Leaders take the stage after horror
On Tuesday, a small platoon of politicians and law-enforcement officials squeezed around a podium at the Westin Copley Place and faced the post-disaster media horde.
It was a show of civic unity, after two explosions at the Boston Marathon finish line blew up bodies and a city's sense of security. But the large cast of press conference participants — numbering at least 17 — also showcased a natural political instinct to seize the moment and present the optics of tragedy as positively as possible.
The fiery blast tore apart lives and limbs, and with them the ordinary agendas of Bay State leaders. After Monday's Marathon horror, there were new responsibilities to accept — and uncharted avenues of blame to avoid. As always in crisis, there is also opportunity.
The victims and the first responder heroes are, rightly, the initial media focus after a disaster. In the immediate aftermath, Bostonians rallied in the face of adversity, and the city's prickly resilience is now an internationally admired virtue.
But the story will shift, as it always does, from raw emotion to a less sentimental demand for accountability. For elected officials and law-enforcement personnel, that means finding the people who did it, figuring out how they pulled it off, and identifying any security weaknesses that may have made it possible.
On Tuesday, the media's hunger for any crumb of information twice brought out the governor, mayor, police commissioner, and lead FBI investigator — along with a host of others whose roles are less obvious. Senator Elizabeth Warren was on the stage, along with interim Senator Mo Cowan. US Attorney Carmen Ortiz and Suffolk County District Attorney Dan Conley, who is running for mayor, were part of the pack. So was US Representative Stephen Lynch, who is running in a special Senate primary election. Lynch said nothing at the briefings, but positioned himself in close, camera-friendly proximity to Governor Deval Patrick.
At a morning press briefing, there were few answers, but eight mini-speeches, including statements from Ortiz and Conley. Later that day, preliminary remarks were briefer and limited to a smaller circle. The answers were still spare, but more specific information was offered about the bombs used in the attack. The public was again asked for any tips or photos.
For key players, it's important to project the right balance of calm, competence, and urgency. This is a high-pressure test of leadership, played out in a world of suddenly altered priorities.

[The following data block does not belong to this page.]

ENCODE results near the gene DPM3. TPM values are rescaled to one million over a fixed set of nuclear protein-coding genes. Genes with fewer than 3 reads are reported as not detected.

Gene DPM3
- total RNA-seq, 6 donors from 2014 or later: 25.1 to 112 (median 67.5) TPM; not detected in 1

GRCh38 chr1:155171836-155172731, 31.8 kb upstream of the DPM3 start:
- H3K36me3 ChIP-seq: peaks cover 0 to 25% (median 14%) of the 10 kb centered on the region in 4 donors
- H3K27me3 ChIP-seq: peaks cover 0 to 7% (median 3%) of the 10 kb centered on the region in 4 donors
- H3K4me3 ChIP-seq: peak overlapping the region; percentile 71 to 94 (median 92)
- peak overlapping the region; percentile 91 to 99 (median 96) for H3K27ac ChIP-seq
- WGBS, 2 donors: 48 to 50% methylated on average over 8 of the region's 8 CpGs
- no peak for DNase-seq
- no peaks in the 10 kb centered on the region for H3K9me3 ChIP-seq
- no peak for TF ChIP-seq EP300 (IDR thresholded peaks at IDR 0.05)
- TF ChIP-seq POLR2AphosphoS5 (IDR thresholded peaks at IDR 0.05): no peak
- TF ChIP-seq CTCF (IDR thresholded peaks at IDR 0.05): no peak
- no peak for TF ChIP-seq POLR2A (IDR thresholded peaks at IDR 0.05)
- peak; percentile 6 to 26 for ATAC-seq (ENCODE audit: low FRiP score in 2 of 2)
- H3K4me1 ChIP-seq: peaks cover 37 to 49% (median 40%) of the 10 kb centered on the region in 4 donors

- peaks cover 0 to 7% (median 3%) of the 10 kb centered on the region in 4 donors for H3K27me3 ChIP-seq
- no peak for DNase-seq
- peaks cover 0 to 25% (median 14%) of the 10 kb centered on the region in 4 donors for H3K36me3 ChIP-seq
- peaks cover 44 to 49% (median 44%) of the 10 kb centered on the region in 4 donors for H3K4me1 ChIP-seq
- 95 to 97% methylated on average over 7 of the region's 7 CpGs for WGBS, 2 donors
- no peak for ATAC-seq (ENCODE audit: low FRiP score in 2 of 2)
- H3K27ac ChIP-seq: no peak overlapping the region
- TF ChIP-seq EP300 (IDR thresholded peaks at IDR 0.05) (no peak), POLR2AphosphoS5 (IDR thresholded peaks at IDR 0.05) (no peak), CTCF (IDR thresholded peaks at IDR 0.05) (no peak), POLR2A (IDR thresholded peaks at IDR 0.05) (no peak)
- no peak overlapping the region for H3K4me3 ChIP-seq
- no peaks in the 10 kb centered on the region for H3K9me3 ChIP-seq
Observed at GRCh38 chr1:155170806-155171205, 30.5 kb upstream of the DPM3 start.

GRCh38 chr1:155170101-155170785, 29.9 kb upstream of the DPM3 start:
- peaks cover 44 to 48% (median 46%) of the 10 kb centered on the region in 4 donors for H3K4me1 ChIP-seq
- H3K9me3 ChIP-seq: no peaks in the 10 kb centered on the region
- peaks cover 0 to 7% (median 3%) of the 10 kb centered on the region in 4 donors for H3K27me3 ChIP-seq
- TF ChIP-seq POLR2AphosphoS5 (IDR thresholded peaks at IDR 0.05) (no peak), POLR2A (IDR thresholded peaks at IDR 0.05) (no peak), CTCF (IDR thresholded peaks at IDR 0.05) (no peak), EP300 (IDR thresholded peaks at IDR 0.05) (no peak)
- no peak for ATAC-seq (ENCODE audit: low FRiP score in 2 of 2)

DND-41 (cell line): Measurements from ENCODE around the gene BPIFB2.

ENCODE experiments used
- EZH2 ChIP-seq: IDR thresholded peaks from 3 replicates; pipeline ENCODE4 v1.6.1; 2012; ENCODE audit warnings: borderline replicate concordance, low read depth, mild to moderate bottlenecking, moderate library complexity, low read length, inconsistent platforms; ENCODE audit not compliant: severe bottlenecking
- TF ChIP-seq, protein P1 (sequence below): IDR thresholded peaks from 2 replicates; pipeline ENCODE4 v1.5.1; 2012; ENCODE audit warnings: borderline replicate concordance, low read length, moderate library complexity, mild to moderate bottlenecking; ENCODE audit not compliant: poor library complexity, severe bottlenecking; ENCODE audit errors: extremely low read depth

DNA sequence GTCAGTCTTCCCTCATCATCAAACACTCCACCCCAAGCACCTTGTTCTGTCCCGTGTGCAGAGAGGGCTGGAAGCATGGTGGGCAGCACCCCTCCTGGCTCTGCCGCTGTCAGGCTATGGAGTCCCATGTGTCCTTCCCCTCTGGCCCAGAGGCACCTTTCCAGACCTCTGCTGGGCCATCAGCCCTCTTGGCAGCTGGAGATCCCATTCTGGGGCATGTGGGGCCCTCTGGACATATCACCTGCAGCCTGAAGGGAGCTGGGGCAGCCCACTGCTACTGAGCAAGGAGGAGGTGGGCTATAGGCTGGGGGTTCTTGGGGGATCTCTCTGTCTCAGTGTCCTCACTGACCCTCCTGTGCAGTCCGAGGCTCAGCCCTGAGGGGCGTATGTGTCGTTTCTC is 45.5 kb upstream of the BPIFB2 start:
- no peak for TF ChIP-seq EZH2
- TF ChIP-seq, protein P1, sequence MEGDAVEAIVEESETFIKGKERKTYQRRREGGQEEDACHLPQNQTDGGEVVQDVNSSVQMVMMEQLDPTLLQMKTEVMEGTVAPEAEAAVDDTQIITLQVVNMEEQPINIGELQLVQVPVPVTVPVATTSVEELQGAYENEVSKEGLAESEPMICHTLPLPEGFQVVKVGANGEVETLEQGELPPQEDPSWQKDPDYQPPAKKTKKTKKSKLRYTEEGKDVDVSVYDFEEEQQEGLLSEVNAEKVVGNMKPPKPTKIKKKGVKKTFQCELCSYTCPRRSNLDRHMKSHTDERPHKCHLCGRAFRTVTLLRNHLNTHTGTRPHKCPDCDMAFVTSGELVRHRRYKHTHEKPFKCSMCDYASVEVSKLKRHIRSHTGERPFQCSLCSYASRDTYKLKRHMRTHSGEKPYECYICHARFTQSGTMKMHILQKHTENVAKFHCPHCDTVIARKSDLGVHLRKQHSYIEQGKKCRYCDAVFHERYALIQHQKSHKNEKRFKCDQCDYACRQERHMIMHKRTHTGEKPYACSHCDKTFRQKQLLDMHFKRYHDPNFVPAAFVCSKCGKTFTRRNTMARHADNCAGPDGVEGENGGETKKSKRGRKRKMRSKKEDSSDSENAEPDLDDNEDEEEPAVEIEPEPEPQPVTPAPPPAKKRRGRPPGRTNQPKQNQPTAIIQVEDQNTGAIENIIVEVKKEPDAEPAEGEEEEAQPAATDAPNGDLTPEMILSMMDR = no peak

Last week, Patrick was jousting over the terms of a tax package with cranky lawmakers. This week, he is comforting the wounded, calling upon citizens to avoid conclusions about possible perpetrators, and getting ready to welcome President Obama to an interfaith prayer service.
After announcing that he wouldn't seek reelection, Mayor Thomas M. Menino was basking in the mostly positive reviews of his 20-year tenure. Last week, he suffered a new medical setback when he broke his leg; this week, he's rallying the city from a wheelchair, after a disaster that will shadow his last year in office. His police commissioner, Edward Davis, is facing media questions about the extent of pre-Marathon bomb sweeps in the finish line area and other security-related issues.
A few weeks ago, Richard DesLauriers, the special agent in charge of the FBI's Boston office, was looking for tips to solve the 23-year-old art heist at the Gardner Museum. Now, DesLauriers is in charge of a fresh criminal investigation into explosions that so far have killed three spectators, including an 8-year-old boy, and injured 176.
The hard, behind-the-scenes work of investigators is paying off. First, they found evidence of bombs fashioned from pressure cookers, the remnants of black nylon bags that held them, and the timing devices used to detonate them. Then came reports about the image of someone carrying a black bag and possibly dropping it at the site of the second explosion. The painstaking work that led to those developments deserves praise and appreciation.
Identifying who did this and why is critical. But when it comes to prevention, so is accountability for the overall security plan. The crowd anxious to take the stage to address that issue is likely to winnow down.